social networks, your content needs to encourage engagement.
Reward your audience by putting them in the spotlight.
“Put their responses to your content front and centre, by either grabbing
them from your social properties to showcase them using tools like Storify
or by writing a post about a hot topic that asks them to submit their own
relevant content for you to publish.”
–Megan Brown, Social Media Strategist
Inspire readers to the action necessary to reach your strategic goals.
Weave compelling calls to action (CTA) into your content.
What ‘next step’ would you like the reader to take? Subscribe to your list?
download that whitepaper? Register for your new eCourse?
Keep this goal in mind the entire time and focus your content around that
central purpose, making the CTA at the end all the more compelling.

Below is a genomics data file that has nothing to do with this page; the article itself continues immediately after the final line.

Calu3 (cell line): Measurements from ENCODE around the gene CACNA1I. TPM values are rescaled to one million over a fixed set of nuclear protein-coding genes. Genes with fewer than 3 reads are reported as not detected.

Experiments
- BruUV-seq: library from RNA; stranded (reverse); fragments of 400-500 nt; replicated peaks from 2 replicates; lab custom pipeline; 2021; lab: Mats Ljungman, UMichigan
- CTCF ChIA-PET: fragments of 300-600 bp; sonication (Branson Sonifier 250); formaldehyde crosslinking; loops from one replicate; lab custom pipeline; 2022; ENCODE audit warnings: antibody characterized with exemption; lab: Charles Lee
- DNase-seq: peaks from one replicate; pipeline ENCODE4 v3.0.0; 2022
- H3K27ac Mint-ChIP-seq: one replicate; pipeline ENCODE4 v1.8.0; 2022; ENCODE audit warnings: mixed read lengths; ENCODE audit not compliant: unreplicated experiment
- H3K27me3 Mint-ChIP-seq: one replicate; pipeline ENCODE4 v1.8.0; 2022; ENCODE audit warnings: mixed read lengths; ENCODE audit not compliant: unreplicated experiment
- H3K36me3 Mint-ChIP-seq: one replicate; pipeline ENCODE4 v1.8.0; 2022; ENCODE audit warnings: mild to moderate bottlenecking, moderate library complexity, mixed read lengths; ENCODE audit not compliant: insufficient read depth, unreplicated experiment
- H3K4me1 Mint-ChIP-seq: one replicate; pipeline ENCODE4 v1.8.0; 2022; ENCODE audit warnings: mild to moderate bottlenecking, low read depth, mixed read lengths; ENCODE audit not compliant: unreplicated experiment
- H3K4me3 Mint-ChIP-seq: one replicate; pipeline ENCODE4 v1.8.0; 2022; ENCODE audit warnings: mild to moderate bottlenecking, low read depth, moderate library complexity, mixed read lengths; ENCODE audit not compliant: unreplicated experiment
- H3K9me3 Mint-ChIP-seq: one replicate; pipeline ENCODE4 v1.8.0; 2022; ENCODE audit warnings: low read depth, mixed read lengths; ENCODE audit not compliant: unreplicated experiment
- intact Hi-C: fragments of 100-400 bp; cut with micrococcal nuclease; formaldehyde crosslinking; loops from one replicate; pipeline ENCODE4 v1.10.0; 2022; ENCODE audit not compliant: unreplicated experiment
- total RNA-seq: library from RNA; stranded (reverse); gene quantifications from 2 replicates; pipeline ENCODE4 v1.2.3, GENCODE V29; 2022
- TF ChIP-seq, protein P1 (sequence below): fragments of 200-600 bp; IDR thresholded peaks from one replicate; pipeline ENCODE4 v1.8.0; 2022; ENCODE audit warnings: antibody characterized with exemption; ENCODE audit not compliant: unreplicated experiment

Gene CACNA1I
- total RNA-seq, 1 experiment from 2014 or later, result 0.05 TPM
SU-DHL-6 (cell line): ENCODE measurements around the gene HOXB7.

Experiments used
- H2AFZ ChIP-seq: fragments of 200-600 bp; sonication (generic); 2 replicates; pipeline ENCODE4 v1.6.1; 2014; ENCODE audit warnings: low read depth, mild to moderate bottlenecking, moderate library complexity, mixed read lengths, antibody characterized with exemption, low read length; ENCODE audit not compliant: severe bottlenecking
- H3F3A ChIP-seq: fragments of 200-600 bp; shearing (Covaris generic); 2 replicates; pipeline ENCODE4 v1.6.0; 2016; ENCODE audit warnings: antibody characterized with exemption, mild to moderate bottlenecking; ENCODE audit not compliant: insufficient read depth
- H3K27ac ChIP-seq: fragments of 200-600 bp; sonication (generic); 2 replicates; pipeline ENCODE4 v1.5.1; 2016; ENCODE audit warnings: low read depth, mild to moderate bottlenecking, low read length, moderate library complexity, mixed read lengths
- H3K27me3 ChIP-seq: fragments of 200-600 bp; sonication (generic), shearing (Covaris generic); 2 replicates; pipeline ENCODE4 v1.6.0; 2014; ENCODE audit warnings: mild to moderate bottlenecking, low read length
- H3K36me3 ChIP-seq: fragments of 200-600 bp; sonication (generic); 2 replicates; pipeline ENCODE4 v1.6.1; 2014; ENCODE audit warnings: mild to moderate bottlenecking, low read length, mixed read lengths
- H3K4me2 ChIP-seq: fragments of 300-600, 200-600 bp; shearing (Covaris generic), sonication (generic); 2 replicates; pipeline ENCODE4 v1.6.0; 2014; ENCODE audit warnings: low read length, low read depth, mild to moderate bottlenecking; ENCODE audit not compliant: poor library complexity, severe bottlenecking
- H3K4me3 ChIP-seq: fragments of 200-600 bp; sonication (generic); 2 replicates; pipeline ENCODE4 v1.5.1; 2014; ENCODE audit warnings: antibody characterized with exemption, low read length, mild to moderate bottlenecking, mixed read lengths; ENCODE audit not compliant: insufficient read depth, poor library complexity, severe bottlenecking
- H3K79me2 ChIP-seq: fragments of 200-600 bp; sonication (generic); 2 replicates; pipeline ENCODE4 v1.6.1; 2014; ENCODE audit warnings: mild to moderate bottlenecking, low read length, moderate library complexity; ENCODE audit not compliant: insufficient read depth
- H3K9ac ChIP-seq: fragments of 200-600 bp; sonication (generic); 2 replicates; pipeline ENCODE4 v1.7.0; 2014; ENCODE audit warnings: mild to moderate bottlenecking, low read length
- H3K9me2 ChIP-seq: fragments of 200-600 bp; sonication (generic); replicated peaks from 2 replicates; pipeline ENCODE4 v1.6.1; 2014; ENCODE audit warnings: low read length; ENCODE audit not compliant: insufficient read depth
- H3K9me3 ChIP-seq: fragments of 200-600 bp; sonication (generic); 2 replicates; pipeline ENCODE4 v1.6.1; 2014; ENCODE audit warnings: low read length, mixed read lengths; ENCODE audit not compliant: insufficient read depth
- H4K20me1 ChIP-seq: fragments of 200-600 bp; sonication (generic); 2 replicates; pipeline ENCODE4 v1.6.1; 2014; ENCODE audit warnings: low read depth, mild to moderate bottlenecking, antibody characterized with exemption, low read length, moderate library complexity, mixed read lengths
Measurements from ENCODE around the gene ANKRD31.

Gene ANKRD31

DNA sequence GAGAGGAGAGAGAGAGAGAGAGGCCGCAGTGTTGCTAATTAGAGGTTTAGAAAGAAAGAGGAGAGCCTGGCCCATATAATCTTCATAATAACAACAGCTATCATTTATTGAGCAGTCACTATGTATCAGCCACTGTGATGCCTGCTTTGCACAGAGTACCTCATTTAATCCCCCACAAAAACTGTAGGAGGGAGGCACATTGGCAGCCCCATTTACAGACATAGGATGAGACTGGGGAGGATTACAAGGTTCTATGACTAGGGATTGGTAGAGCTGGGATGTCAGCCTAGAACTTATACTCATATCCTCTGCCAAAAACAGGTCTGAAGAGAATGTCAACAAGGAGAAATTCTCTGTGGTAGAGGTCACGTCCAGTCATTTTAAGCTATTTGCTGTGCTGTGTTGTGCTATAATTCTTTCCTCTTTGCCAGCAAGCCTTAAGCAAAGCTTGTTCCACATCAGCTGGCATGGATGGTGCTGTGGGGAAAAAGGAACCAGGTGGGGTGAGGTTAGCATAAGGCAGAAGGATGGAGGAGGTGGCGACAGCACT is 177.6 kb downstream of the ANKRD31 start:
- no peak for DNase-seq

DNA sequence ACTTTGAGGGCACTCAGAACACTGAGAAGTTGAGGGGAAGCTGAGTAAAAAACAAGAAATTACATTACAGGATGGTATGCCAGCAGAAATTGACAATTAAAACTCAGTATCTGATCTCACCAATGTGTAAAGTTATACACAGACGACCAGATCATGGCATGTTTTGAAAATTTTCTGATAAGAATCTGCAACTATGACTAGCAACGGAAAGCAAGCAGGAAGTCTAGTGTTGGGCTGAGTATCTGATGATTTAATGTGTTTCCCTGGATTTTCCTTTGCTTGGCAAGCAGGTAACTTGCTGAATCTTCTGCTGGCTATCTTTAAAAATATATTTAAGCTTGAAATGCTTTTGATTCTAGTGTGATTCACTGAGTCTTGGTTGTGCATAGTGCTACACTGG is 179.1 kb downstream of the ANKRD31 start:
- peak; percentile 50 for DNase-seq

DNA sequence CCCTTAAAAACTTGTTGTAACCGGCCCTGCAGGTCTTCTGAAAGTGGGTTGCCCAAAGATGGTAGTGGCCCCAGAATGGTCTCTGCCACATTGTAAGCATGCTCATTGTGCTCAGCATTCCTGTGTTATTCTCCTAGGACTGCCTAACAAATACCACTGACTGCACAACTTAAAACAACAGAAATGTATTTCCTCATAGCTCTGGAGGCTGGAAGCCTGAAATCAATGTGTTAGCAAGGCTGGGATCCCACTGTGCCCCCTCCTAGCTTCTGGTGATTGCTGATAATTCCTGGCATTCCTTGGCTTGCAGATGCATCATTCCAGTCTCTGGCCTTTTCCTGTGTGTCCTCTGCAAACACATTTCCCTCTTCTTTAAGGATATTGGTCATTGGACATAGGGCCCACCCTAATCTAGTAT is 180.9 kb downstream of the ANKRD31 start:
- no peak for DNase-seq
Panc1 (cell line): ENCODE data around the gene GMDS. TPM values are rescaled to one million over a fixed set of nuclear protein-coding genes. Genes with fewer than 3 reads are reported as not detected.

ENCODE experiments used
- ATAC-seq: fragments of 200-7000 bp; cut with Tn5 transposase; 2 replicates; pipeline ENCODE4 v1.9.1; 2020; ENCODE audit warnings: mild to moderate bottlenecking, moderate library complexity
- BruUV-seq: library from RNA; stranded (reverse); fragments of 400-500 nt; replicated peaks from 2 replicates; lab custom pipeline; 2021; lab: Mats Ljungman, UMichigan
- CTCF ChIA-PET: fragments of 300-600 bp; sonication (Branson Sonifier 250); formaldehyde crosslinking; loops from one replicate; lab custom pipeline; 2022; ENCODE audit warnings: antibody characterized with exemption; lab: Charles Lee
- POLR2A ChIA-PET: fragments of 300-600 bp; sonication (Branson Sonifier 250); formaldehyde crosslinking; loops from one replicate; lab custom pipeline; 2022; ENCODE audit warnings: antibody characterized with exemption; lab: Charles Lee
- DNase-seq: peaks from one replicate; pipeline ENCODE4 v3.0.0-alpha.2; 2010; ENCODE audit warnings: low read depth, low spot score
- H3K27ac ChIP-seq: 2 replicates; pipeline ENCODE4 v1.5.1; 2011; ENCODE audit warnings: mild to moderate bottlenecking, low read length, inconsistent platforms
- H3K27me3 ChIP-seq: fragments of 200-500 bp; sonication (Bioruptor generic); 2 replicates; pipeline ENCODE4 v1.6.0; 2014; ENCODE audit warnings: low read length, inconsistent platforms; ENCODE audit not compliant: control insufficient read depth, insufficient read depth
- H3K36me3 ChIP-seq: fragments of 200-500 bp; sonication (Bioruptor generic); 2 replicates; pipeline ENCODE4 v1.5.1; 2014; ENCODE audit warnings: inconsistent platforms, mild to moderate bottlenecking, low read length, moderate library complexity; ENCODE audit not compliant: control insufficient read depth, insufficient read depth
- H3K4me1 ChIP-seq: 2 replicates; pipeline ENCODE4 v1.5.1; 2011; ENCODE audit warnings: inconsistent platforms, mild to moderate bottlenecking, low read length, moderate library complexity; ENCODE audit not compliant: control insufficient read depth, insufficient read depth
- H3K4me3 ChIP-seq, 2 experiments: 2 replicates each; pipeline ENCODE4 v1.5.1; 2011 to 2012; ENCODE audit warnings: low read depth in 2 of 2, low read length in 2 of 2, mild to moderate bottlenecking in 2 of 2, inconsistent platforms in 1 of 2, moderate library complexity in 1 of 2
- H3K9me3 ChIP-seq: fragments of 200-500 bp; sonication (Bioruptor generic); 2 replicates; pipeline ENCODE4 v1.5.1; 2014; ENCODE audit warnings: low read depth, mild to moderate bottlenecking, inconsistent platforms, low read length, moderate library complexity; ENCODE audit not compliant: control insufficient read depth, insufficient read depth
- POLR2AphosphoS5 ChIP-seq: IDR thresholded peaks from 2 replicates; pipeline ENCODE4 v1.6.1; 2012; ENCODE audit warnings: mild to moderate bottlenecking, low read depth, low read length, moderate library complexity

With three ﬁrm pillars in mind, you’re ready to embark upon
the laborious, but rewarding process that is content creation.
Some of the most important work in content marketing happens
long before any actual writing takes place.
There are 5 important components of setting the foundation for
a solid content strategy. Flip on.
Laying the Groundwork1
“By failing to prepare, you are preparing to fail.”–Ben Franklin
Start big, end small. Identify the larger outcomes you hope to
Example, “We want to establish ourselves as a thought leader
in our industry.”
Next, ask yourself the question “how will I know when I have
achieved this goal?” Answering this question will help you to
identify key markers of success.